The 12th rendition of the Pac-10 Conference Tournament begins this evening at the Staples Center in Los Angeles. Oregon State and Stanford, seeded eighth and ninth, respectively, will kick off the festivities at 6:00 p.m. PDT, followed by the nightcap matching up No. 10 Oregon against No. 7 Washington State. All games will be broadcast on Fox Spors Net, but check your local listings for specifics.
So much parity in the Pac-10 this year should make for an exciting tournament. We'll break down the teams and give you the odds we think each team has in taking home the tourney title trophy.
No. 15 UCLA (24-7, 13-5 Pac-10) enters the tourney as the No. 2 seed after falling just short of upending Washington from atop the conference standings. The Bruins, the preseason favorite to win the Pac-10 title, have endured a mildly disappointing season, but are entering the tourney amid a four-game winning streak. Are they starting to peak just in time for an NCAA Tournament run? It's too early to tell. But given their emmense talent, led by First-Team All-Pac-10 senior Darren Collison, the Bruins are my odds-on favorite to capture their third Pac-10 Tourney title in four years. You can bet on it.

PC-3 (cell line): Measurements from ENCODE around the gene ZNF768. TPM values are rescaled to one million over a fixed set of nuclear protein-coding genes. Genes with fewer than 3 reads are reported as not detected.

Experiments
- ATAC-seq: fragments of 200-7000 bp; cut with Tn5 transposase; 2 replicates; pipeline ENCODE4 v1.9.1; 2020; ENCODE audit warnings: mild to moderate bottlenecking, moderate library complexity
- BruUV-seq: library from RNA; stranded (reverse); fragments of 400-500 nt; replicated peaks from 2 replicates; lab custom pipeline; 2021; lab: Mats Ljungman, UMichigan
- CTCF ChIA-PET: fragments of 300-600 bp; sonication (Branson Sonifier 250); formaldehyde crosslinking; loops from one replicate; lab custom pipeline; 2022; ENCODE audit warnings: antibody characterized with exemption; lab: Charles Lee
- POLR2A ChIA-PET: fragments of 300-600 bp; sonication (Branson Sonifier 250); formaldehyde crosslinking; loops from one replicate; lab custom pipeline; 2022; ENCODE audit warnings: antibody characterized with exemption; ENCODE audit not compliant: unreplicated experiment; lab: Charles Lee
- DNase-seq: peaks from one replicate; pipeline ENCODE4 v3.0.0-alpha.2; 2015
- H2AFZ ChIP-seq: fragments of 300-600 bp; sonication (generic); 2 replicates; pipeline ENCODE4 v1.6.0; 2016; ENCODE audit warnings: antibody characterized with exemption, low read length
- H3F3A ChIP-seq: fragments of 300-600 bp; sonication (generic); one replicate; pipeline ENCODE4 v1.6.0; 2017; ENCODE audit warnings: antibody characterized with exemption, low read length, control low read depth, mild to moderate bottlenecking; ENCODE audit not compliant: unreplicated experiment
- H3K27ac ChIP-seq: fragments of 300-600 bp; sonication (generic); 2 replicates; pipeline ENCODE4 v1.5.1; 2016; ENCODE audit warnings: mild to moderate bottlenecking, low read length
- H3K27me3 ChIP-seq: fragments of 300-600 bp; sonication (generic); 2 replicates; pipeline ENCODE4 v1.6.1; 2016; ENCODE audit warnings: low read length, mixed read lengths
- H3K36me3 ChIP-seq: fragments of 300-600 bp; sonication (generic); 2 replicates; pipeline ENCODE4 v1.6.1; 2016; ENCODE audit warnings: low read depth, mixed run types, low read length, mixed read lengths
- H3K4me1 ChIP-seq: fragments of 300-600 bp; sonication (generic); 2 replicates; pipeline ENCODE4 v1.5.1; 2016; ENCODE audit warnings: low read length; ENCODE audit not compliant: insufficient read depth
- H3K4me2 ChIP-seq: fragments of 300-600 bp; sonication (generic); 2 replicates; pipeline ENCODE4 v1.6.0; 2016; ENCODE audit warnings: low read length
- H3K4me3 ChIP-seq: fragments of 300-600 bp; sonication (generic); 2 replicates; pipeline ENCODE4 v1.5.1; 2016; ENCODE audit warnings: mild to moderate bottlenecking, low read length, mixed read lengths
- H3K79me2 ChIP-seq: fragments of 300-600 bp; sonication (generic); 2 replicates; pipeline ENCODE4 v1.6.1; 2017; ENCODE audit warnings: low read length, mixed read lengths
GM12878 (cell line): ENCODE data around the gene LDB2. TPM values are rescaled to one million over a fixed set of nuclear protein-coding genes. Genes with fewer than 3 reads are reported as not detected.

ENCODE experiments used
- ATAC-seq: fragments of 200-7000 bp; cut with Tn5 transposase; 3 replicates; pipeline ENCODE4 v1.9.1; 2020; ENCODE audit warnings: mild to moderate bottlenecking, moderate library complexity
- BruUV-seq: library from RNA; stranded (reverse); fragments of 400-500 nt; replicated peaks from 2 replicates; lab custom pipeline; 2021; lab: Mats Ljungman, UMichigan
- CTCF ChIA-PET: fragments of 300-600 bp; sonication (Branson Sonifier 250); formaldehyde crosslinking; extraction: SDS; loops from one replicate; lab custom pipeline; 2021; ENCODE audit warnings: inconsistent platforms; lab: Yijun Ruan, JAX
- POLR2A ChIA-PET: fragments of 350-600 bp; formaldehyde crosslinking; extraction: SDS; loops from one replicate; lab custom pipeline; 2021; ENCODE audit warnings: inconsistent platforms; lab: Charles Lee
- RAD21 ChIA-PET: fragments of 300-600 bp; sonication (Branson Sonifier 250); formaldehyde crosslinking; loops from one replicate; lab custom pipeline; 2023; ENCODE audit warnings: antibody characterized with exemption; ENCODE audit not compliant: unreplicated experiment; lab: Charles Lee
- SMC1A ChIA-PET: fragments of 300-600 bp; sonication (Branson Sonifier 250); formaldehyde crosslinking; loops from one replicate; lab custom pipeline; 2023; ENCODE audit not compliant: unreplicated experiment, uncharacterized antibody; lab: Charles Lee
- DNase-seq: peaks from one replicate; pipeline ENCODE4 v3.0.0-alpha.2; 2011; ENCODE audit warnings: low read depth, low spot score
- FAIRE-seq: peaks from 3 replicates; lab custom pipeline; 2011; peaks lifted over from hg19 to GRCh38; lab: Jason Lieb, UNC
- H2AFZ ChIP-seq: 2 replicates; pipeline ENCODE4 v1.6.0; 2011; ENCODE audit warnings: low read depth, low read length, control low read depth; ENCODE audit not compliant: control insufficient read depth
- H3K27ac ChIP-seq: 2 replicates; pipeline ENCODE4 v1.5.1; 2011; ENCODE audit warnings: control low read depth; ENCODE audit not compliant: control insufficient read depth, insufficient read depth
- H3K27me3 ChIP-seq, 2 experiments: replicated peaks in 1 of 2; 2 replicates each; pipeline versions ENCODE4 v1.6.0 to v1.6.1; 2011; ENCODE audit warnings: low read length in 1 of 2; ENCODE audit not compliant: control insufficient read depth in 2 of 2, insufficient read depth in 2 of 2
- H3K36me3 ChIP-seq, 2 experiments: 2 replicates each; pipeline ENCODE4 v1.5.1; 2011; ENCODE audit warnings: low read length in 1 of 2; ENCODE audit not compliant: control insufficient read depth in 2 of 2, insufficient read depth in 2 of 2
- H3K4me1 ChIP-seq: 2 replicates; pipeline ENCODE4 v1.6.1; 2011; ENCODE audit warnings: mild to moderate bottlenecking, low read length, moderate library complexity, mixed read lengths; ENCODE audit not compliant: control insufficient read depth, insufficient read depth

In a year of surprises, the No. 13 Huskies (24-7, 14-4 Pac-10) have been arguably the Pac-10's biggest. They enter the tourney as the field's No. 1 seed and will use the momentum from their current six-game winning streak as fuel to boost them to their first-ever Pac-10 Tourney title. Picked in the preseason media poll to finish fifth in the conference, UW started the season with a shocking loss at Portland, but quietly rebounded and put together an impressive list of wins behind Pac-10 Freshman of the Year Isaiah Thomas and First-Team All-Pac-10 selections Jon Brockman and Justin Dentmon. However, with a freshman point guard and three of their four Pac-10 losses coming on the road, the Huskies just aren't the safest pick.